Schools should be “flexible” over staff resignation dates to ensure there’s not a “deficit of teachers” unable to move this year, with leaders urged to conduct interviews online.
Education unions say schools should not be conducting face-to-face interviews amid the coronavirus outbreak, and instead should consider managing applications and interviews virtually.
In this difficult period, there will need to be an element of flexibility all round
This has come at what is usually a busy recruitment time. Resignation dates for staff starting in September, followed by most schools, are set through the burgundy book. Headteachers must hand in their notice by April 30, and the deadline for other staff is May 31.
However, unions have ruled out changing the notice periods and are instead encouraging schools to be flexible around late resignations.
They are in talks with the government over support to ensure there’s not a deficit of teachers or leaders, who have been unable to move around the system, in the autumn term.
Julie McCulloch, policy director at the Association of School and College Leaders, said the current situation presented a “significant challenge, particularly because recruitment is already difficult as a result of national teacher shortages”.
She added employers will need to decide whether to continue with recruitment processes if they feel that it can be done in a “meaningful and fair way” through technology and video interviews, adding that ASCLE believes school leaders will find a robust process.
Helen Stevenson, a multi-academy trust chair of trustees and director of education leadership recruitment consultancy Satis Education, said the only issue with tech-based interviews is the lack of engagement with pupils, which is traditionally part of the selection process.
Stevenson has used online interviews to longlist clients, but is working to find out for whom technology can be used in the final stages.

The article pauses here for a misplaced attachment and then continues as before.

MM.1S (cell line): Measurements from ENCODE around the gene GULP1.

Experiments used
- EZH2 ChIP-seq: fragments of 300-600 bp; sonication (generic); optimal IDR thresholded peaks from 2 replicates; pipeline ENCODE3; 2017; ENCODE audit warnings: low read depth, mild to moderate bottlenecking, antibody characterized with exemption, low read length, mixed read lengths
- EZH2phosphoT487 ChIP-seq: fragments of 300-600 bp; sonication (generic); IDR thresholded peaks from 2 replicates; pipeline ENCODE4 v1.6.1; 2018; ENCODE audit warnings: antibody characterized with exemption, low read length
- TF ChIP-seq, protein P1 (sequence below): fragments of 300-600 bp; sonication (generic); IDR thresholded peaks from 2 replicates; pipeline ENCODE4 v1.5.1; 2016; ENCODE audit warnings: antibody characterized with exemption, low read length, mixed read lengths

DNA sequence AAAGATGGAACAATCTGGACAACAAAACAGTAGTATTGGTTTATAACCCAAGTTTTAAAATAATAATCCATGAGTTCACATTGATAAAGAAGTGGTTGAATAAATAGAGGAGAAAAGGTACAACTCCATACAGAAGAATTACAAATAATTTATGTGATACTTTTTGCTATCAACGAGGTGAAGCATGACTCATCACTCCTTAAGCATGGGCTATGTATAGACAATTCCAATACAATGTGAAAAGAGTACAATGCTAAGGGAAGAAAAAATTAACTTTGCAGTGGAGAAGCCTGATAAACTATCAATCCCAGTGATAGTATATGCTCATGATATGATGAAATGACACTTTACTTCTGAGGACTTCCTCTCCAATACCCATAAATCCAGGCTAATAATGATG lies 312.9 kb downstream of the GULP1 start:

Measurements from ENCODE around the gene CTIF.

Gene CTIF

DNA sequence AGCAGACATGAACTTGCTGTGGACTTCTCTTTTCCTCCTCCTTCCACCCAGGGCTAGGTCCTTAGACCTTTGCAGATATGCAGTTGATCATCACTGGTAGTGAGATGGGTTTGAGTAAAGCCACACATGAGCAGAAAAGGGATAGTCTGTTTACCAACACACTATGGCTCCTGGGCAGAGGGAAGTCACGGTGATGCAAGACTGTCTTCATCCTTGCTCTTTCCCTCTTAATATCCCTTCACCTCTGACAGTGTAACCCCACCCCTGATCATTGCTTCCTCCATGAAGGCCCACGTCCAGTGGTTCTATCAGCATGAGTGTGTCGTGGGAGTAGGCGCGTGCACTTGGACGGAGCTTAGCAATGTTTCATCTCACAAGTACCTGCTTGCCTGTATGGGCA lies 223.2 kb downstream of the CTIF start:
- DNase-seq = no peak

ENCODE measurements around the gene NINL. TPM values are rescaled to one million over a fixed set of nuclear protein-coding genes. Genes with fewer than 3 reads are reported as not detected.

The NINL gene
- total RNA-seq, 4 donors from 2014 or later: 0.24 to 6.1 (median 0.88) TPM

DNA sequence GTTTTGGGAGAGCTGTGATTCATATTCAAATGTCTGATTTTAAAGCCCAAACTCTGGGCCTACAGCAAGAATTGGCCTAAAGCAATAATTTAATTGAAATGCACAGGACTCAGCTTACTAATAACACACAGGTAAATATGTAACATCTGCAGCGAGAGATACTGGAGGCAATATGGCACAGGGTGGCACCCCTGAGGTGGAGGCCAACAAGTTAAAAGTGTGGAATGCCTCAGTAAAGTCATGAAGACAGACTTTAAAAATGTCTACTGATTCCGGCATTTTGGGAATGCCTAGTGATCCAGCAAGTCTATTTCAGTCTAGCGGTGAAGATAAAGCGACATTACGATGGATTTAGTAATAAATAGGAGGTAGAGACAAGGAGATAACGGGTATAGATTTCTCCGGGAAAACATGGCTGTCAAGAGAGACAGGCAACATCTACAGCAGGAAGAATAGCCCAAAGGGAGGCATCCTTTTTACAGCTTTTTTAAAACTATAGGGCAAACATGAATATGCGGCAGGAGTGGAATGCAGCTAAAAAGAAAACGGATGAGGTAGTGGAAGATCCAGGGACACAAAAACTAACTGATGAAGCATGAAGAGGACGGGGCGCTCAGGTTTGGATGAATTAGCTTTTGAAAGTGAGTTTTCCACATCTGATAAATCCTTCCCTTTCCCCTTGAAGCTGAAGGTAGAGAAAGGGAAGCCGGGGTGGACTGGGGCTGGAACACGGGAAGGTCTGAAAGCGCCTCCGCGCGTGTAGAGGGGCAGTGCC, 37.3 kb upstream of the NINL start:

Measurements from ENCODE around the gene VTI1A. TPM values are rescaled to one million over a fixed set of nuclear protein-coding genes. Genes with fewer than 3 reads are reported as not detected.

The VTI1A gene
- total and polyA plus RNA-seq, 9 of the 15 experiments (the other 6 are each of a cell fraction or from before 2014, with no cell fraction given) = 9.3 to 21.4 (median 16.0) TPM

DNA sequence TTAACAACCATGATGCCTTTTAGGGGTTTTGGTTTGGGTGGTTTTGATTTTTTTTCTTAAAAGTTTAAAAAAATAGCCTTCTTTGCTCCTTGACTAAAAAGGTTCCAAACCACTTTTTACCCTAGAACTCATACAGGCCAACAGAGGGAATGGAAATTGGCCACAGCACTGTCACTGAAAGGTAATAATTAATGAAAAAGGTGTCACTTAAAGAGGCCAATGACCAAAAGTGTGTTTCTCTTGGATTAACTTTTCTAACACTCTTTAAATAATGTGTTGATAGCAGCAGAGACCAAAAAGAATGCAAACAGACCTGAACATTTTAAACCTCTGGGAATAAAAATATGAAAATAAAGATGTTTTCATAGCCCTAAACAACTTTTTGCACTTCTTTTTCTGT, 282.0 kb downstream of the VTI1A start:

Joint guidance published this week by education unions, the Local Government Association and the National Governance Association states there will be disruption to the recruitment and resignation processes for schools governed or using the burgundy book.
However, it states the “extent of the impact will vary from school to school and therefore we do not believe that there should be any changes to the notice periods”.
“In this difficult period, there will need to be an element of flexibility all round. We would encourage schools to have a flexible response, if it appears that teachers and leaders are impacted by the Covid-19 pandemic and submit a resignation outside of the normal timeframe.”
They add that any employees looking to resign or retire should provide the governing boards or senior leadership teams with “as much notice as possible” and stay within the standard notice dates.
The LGA said they were “confident” the industry was working together to be flexible. But they added school closures will “undoubtedly” cause significant disruption to notice periods, adding it will be “inevitably be limited” on what schools can do with virtual applications and interviews.
A spokesperson added: “The ongoing uncertainty for the country may also mean some teachers decide that now is not the right time to seek employment and some schools may decide to delay advertising vacancies.”
SchoolDash, which monitors teacher recruitment by analysing school websites, has seen a “big decline” in activity.
Founder Timo Hannay said that up until March 13 there were higher levels of activity than during the same period last year. However, they are now about 60 per cent down on job advertisements compared to last year.
He said: “If this proves to be more than a short-term blip, which seems likely in the face of school closures, it may have an effect on school staffing when the new academic year begins in September.”
Kevin Courtney, joint general secretary of the National Education Union, said the situation will pose a “challenge”, but said “all job offers already made and resignations will need to be honoured.”
The Department for Education said it will trust schools to use their judgment in implementing online interviews or choosing to delay them.